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The Principle of Proximate Cause in Medical Claims

Ms. Ho was admitted to hospital with lower back pain last month and was diagnosed with a prolapsed intervertebral disc which required a surgical operation to be performed. Unluckily, Ms. Ho's abdominal aorta wall was punctured during the operation and she went into shock with internal bleeding. As a matter of urgency, she was transferred to another hospital to undergo a repair operation on her blood vessel.

Ms. Ho admitted that her operation for treatment of a prolapsed intervertebral disc was a pre-existing condition which should be excluded from the policy. When she was discharged from hospital, she only submitted a claim to her medical insurance company for reimbursement of medical expenses incurred during the second operation.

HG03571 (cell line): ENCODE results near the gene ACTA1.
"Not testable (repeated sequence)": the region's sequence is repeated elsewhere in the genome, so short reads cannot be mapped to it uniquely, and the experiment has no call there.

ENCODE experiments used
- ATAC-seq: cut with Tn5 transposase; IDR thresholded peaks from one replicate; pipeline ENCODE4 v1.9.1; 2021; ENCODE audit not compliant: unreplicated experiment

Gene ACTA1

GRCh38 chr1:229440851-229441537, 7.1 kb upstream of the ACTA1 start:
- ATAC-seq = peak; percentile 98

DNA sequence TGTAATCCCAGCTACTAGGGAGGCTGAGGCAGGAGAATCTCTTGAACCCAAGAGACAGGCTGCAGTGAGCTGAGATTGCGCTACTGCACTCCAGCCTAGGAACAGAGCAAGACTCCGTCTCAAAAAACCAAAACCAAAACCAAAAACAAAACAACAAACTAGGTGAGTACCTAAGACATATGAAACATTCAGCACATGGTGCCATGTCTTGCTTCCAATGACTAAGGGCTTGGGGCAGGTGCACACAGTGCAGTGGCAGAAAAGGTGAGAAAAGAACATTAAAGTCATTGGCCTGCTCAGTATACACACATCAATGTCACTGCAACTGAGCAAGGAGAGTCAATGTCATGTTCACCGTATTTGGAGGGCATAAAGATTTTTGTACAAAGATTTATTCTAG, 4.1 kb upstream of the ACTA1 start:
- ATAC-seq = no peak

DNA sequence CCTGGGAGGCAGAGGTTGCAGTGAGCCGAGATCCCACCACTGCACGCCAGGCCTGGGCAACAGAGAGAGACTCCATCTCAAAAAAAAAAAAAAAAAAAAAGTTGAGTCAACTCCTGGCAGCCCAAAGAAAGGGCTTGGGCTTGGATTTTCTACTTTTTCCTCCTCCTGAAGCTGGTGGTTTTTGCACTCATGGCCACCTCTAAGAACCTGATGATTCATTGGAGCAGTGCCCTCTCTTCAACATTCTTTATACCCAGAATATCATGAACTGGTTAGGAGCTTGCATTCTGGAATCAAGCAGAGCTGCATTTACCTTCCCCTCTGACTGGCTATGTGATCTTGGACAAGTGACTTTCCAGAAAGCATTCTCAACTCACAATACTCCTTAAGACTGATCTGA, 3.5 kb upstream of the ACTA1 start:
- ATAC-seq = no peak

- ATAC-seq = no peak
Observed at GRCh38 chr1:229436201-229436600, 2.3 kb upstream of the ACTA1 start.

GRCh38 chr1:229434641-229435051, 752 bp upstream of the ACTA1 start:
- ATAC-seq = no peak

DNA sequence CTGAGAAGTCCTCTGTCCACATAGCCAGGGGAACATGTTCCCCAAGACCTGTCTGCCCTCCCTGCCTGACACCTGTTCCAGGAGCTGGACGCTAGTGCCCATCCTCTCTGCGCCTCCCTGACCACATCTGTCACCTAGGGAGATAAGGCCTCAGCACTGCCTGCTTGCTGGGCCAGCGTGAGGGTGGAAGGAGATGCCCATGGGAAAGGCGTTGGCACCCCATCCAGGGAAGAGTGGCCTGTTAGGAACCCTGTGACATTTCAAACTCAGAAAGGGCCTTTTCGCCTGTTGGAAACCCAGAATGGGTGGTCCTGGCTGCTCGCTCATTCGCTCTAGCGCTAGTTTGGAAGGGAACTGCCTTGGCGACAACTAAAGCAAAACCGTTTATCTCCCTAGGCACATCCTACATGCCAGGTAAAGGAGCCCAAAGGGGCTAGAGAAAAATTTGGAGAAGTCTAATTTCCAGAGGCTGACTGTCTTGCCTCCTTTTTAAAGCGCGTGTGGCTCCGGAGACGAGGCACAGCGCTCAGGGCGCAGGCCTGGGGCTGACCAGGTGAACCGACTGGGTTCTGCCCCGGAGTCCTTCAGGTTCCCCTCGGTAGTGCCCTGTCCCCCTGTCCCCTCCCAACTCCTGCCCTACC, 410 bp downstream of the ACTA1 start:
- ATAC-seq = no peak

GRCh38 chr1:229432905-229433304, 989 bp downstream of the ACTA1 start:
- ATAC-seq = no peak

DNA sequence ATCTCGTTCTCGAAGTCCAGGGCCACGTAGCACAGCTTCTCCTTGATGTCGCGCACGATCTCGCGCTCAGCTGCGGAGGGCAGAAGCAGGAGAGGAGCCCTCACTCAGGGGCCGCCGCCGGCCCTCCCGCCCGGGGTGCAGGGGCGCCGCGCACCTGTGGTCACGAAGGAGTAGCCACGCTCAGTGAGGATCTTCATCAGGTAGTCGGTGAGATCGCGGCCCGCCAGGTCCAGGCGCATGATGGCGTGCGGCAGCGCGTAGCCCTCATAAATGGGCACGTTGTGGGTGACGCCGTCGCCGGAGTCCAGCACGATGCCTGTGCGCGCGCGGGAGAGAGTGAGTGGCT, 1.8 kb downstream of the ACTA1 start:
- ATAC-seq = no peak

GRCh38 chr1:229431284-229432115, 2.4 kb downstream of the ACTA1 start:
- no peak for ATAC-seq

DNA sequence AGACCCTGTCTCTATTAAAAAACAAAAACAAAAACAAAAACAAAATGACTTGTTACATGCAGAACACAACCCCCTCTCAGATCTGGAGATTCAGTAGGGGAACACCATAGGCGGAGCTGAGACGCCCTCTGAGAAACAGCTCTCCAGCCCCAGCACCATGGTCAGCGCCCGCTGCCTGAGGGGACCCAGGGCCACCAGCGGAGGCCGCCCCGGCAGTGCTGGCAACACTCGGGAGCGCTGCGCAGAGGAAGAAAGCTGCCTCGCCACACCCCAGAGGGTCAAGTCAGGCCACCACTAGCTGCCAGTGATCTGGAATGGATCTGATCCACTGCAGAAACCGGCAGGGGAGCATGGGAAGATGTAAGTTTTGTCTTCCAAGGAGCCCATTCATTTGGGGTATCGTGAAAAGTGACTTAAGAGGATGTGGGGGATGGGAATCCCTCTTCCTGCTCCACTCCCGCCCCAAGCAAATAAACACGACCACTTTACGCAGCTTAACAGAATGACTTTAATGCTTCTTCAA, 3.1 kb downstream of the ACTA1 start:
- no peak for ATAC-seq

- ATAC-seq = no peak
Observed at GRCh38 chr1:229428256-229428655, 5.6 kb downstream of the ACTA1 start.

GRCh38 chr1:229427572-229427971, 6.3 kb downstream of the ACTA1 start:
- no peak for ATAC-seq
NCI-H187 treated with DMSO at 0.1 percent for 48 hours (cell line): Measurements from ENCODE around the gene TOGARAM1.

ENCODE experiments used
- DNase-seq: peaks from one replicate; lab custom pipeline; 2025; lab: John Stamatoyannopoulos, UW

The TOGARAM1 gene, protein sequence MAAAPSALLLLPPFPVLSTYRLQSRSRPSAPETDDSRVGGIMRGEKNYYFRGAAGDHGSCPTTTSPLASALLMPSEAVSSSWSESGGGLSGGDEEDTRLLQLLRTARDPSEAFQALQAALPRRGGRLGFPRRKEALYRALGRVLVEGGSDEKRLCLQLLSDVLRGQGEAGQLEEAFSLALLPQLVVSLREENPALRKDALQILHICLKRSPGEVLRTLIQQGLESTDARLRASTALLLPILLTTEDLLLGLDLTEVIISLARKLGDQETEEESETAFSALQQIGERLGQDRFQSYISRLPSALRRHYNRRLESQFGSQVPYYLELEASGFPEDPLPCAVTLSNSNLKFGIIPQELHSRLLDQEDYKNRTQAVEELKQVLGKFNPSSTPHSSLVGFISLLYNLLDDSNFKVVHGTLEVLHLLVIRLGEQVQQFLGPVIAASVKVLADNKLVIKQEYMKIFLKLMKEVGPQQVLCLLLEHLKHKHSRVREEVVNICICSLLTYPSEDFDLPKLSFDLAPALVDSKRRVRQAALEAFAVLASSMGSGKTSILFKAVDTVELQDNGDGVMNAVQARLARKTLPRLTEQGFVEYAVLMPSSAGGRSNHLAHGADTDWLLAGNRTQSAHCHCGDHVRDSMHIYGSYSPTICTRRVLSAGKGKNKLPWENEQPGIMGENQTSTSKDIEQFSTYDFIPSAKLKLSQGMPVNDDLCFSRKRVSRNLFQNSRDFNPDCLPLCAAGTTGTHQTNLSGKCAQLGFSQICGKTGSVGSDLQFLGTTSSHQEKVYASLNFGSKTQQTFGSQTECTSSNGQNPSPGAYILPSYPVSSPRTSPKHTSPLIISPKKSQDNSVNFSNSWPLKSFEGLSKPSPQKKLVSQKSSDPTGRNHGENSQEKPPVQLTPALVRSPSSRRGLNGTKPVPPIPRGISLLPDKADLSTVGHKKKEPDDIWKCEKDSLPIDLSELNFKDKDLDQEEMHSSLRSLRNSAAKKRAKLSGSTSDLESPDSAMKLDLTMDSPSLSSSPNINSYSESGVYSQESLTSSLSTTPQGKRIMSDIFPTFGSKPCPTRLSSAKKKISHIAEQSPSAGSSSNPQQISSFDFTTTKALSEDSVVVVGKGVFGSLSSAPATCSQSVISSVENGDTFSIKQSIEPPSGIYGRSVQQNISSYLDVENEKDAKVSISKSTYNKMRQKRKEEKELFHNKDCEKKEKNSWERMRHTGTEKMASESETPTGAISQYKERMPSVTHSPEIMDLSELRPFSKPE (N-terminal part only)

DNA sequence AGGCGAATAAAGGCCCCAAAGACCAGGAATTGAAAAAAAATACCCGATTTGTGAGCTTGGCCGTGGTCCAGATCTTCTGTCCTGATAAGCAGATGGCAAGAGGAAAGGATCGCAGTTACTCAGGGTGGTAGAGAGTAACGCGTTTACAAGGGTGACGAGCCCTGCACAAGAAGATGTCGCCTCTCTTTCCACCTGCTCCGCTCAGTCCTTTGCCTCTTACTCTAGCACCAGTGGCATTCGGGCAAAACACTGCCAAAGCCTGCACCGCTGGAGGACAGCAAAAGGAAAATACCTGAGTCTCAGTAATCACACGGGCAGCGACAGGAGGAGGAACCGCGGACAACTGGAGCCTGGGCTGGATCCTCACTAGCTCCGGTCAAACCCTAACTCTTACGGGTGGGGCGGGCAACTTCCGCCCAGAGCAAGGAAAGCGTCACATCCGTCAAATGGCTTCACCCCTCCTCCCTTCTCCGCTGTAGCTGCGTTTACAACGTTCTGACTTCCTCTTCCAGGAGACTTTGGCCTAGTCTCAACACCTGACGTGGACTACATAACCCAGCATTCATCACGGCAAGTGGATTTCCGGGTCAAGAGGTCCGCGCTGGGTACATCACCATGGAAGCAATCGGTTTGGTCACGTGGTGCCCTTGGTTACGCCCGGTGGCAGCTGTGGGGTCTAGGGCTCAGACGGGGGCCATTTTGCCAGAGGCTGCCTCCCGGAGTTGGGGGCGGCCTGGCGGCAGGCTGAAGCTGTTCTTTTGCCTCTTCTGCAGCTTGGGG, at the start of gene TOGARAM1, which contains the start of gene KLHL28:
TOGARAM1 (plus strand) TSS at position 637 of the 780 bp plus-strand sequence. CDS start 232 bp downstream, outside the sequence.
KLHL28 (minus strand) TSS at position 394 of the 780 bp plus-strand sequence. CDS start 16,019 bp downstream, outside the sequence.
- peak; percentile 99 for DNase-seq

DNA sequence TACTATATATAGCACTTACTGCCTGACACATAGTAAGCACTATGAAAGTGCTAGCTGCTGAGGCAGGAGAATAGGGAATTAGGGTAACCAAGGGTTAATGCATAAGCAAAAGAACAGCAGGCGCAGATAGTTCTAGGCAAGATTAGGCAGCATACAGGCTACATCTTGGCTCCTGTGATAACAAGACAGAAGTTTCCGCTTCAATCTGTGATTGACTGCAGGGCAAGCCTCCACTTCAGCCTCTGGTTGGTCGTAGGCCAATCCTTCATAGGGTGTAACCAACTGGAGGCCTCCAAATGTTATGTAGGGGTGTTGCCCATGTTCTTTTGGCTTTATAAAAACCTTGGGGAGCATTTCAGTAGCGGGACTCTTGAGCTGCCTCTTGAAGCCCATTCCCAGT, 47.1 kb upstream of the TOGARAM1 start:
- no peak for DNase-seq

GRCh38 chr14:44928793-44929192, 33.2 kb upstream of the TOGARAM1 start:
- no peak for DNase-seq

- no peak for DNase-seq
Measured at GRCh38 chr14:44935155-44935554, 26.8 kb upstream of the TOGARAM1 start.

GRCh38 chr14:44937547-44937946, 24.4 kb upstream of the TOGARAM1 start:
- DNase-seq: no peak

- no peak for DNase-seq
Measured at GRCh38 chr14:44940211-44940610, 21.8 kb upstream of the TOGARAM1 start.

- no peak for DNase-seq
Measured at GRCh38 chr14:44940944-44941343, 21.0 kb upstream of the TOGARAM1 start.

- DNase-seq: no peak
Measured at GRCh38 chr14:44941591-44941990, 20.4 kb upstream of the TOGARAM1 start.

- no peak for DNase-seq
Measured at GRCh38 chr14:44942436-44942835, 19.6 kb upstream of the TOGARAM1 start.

However, the insurance company rejected her claim. Why was Ms. Ho's second hospitalisation not covered by her medical insurance policy?

Ms. Ho thought that her emergency confinement for the second operation, the aim of which was to remedy the blood vessel puncture that occurred during the first operation, was entirely unforeseen and unexpected. As a result, she believed that her insurance company should reimburse her medical expenses incurred for the second operation.

The second operation for remedying the puncture was caused by a potential operation risk arising from the first operation for her prolapsed intervertebral disc. If the first operation had not taken place, the second operation would not have been necessary. As the proximate cause of the second operation was related to the first operation and the first operation was excluded from Ms. Ho's medical policy, her insurance company was not liable for Ms. Ho's hospitalisation claim.

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